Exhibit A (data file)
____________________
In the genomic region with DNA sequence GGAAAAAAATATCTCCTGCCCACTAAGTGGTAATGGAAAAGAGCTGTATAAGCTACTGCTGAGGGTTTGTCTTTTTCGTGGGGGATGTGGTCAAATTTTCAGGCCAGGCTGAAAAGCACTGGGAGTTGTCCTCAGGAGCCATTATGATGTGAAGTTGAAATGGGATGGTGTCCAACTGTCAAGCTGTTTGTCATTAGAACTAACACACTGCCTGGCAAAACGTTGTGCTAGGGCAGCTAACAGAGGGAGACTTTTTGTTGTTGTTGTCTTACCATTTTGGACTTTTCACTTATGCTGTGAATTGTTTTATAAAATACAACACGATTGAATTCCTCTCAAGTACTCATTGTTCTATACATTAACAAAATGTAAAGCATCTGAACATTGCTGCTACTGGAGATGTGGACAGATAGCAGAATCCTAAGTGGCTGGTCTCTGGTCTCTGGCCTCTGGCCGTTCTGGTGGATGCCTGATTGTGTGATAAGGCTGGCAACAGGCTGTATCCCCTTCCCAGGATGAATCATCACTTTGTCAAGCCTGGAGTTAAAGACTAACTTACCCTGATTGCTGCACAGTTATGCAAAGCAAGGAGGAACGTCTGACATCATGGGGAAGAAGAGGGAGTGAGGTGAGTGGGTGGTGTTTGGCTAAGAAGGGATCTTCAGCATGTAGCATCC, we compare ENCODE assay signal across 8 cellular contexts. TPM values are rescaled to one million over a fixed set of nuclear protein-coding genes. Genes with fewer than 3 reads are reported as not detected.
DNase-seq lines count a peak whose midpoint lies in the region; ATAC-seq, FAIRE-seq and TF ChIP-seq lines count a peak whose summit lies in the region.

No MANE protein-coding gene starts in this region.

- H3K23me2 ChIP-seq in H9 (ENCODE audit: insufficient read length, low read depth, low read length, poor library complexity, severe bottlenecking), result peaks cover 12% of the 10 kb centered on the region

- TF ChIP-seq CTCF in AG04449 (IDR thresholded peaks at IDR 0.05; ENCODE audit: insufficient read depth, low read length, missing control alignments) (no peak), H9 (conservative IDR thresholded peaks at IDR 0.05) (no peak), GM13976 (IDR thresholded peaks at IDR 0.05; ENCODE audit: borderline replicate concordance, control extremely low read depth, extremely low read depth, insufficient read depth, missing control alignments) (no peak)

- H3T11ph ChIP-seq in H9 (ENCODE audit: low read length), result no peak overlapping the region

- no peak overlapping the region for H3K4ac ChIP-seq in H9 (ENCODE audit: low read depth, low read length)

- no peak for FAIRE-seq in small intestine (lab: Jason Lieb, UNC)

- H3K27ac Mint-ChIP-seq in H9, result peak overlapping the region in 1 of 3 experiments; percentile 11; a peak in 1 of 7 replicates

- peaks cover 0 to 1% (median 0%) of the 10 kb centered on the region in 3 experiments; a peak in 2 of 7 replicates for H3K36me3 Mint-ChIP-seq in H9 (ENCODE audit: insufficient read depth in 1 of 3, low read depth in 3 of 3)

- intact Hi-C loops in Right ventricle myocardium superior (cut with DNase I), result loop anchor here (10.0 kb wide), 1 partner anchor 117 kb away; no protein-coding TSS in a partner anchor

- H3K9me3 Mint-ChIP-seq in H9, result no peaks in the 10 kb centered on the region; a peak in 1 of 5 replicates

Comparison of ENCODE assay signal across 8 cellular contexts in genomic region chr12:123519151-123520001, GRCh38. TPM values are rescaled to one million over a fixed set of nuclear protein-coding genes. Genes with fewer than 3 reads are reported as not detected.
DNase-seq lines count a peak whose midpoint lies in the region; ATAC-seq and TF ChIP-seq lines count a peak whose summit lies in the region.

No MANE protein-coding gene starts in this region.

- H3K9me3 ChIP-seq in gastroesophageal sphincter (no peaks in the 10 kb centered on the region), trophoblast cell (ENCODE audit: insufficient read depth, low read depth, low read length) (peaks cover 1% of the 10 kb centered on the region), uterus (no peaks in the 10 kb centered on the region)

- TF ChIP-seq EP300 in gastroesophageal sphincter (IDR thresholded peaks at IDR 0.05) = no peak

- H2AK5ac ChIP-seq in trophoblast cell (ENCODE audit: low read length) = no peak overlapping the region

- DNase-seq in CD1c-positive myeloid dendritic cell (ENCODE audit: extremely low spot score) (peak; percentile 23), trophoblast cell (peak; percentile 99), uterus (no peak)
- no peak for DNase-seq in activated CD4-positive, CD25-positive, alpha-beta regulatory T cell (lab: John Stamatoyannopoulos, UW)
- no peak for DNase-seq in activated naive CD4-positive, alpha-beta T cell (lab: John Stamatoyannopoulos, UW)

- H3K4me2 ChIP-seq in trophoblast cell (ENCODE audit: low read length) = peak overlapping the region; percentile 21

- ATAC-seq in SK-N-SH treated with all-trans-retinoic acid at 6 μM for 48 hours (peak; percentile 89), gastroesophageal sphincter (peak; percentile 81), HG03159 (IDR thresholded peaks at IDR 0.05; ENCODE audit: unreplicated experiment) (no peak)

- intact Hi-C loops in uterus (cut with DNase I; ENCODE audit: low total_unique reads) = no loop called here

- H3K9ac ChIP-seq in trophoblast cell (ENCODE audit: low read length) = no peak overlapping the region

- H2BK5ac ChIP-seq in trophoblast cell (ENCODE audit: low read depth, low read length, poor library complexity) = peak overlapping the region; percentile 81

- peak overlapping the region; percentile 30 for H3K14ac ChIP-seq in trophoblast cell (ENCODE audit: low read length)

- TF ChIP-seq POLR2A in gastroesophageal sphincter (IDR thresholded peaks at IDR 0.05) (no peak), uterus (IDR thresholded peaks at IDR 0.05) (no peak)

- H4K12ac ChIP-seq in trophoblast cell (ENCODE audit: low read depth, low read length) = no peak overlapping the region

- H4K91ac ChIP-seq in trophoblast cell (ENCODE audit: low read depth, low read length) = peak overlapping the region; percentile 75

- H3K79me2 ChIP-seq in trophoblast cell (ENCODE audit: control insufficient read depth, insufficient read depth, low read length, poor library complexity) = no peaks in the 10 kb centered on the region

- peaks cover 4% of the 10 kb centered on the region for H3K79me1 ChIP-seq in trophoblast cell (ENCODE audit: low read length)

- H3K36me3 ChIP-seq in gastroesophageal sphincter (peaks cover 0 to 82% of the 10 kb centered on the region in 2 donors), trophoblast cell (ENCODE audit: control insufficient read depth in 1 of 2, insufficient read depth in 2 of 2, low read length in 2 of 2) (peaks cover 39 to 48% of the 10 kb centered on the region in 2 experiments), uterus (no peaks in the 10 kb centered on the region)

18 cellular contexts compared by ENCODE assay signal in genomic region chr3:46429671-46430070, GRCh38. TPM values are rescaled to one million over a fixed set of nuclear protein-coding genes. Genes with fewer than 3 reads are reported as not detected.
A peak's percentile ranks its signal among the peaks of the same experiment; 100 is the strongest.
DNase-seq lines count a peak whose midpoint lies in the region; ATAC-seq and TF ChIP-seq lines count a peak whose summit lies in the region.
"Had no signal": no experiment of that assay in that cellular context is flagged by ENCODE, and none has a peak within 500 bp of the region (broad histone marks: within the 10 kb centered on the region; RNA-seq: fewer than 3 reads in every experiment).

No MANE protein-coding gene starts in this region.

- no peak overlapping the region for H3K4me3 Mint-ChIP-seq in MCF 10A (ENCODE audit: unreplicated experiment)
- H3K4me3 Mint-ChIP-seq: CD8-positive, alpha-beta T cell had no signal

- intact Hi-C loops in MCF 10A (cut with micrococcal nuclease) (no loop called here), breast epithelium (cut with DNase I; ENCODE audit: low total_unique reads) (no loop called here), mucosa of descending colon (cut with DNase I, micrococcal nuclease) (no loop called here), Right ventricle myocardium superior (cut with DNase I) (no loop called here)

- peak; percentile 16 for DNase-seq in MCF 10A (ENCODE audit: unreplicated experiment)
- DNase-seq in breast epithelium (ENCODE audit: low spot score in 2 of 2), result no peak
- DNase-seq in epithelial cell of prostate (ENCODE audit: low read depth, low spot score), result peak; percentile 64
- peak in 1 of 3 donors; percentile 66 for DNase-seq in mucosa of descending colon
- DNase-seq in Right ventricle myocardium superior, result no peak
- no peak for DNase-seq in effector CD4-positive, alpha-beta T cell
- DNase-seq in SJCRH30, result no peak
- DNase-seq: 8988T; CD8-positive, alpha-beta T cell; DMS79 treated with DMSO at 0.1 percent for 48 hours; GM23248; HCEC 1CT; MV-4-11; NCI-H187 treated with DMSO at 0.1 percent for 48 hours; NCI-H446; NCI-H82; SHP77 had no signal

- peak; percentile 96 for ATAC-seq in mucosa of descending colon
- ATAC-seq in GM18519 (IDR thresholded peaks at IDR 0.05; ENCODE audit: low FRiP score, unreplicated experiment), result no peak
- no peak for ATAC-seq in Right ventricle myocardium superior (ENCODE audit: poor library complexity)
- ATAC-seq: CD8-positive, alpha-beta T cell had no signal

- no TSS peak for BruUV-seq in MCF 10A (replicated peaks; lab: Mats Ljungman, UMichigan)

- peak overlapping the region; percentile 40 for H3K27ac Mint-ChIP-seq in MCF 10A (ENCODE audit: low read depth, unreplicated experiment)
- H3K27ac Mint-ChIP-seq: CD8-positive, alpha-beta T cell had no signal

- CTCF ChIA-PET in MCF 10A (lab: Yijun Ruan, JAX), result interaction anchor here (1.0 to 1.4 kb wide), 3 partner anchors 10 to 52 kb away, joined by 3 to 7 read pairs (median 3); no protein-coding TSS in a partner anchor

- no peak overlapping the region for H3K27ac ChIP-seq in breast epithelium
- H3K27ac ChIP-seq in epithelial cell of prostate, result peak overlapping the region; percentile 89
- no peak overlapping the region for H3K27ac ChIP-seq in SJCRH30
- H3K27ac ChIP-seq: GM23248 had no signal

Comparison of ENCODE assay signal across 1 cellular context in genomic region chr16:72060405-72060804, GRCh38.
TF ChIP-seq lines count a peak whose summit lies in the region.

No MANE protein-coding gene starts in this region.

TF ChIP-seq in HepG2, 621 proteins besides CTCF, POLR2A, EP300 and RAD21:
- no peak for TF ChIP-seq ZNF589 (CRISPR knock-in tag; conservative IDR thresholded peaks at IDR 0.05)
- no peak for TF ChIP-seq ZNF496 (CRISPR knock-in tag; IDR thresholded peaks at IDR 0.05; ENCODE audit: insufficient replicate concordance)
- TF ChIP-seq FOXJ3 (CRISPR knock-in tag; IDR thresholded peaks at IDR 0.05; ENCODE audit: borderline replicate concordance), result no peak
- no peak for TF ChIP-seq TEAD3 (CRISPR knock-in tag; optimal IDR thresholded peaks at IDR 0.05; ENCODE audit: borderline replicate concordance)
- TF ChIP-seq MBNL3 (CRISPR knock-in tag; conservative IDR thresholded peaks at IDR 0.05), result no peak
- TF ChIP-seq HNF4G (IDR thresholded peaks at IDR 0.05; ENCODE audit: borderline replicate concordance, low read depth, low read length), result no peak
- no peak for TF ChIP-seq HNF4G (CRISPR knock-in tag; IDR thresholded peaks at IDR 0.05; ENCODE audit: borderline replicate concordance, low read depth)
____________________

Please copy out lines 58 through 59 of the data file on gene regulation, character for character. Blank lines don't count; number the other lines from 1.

- no peak overlapping the region for H3K27ac ChIP-seq in breast epithelium
- H3K27ac ChIP-seq in epithelial cell of prostate, result peak overlapping the region; percentile 89